Attention first time and established horror writers – we’ve got a competition that you can really get your teeth into.

Red Rattle Books has joined forces with Spooky Isles to put together a book of new vampire fiction and we’re looking for contributions.

Here’s what Howard Jackson, the editor of Red Rattle Books, says about the competition:

” ‘My revenge is just begun.   I spread it over centuries and time is on my side.’

Whatever his faults, no one can accuse Dracula of lacking confidence and self-belief.  He was right, of course. Their bashfulness has led many to assume that vampires do not exist but what the doubters forget is the worldwide phenomenon that is the vampire legend.   They dominate our rumours everywhere.   The novel by Bram Stoker has been translated into 44 languages, and Dracula is the most filmed character after Sherlock Holmes.

In ‘The Gothic’ by David Punter and Glennis Byron, there are listed towards the end of the book the themes that the authors think define gothic horror.  In that list, there is only one character that justifies a theme.  It is the vampire.    His rivals are collected under the heading monster.  The vampire stands alone.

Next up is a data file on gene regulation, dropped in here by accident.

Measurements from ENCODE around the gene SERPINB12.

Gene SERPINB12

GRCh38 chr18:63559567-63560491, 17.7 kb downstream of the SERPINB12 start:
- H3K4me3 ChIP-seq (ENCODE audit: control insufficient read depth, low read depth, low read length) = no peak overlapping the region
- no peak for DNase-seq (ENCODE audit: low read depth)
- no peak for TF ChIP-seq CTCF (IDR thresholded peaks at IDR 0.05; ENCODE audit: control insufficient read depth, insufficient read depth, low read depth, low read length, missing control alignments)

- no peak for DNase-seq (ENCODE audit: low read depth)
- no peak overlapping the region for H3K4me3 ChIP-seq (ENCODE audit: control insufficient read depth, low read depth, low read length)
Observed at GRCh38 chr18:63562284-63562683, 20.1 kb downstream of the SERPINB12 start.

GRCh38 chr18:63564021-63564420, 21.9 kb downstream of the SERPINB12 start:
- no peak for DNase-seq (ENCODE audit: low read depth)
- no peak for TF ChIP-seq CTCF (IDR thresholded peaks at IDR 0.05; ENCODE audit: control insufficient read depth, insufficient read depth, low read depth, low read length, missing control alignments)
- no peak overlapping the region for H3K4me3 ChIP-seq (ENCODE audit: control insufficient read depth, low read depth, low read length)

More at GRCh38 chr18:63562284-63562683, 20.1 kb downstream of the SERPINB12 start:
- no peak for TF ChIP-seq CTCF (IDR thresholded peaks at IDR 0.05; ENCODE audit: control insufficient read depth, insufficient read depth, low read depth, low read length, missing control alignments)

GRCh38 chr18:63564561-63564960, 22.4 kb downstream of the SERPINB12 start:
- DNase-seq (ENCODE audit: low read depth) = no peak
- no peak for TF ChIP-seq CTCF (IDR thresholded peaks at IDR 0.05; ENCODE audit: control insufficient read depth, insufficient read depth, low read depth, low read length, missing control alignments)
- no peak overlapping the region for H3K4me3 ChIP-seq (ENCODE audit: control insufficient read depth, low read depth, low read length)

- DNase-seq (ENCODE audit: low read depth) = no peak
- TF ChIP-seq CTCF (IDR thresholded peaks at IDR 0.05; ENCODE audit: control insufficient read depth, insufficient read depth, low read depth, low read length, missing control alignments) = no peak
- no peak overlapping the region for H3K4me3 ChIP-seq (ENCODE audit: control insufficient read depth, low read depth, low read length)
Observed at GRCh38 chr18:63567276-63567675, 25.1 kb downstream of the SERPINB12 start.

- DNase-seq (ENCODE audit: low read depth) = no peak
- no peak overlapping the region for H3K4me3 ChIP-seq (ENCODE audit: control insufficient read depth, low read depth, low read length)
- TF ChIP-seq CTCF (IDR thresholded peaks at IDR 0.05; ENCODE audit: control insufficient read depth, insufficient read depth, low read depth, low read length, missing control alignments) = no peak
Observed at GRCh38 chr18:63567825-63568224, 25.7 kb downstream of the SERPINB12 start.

Those persuaded to dismiss the authors as partial should think about what constitutes gothic fiction. Punter and Byron provide a list.  This is it, amended a little by me – creepy castle, the monster, persecution and paranoia, physical desire, magic, the strange and exotic, violence and abuse, hallucinations and dreams, death and the graveyard, narcotics and addiction, courage or heroism, religious faith and superstition, transgression and physical and mental decay.  All are featured in the novel by Bram Stoker, and, since the Stoker novel appeared, the vampire has taken alternative forms.  So, with that scope, the time is right for writers to think about the opportunities within gothic fiction and the vampire tradition.

But why is the Gothic important?  Well, the Enlightenment weighs heavily on us all, the belief that the world is within human understanding.  Van Helsing may have been practical but he also insisted on Gothic reality, that what limited understanding we have is always outweighed by our incomprehension.   Inadequacy needs to be shared and a good vampire story helps.”

Entry details:

  • Stories can vary in length but should contain no more than 6000 words and no less than 2000 words.
  • They should be typed in Word and submitted electronically to Howard Jackson, the editor at Red Rattle Books,
  • The best stories will be published in a new collection of Gothic tales called “Dracula’s Midnight Snacks”.
  • This will be published by Red Rattle Books in 2013.
  • The authors of the stories selected for publication will each receive 4 free copies of ‘Dracula’s Midnight Snacks.’ Entries should be submitted before Sunday, 31st March, 2013, 5pm (UK time).
  • Dracula’s Midnight Snacks’ will be launched in London in June by Spooky Isles and Red Rattle Books.
  • Successful authors will be notified that their story will be included in ‘Dracula’s Midnight Snacks’ and they will be invited to the launch in London in May.

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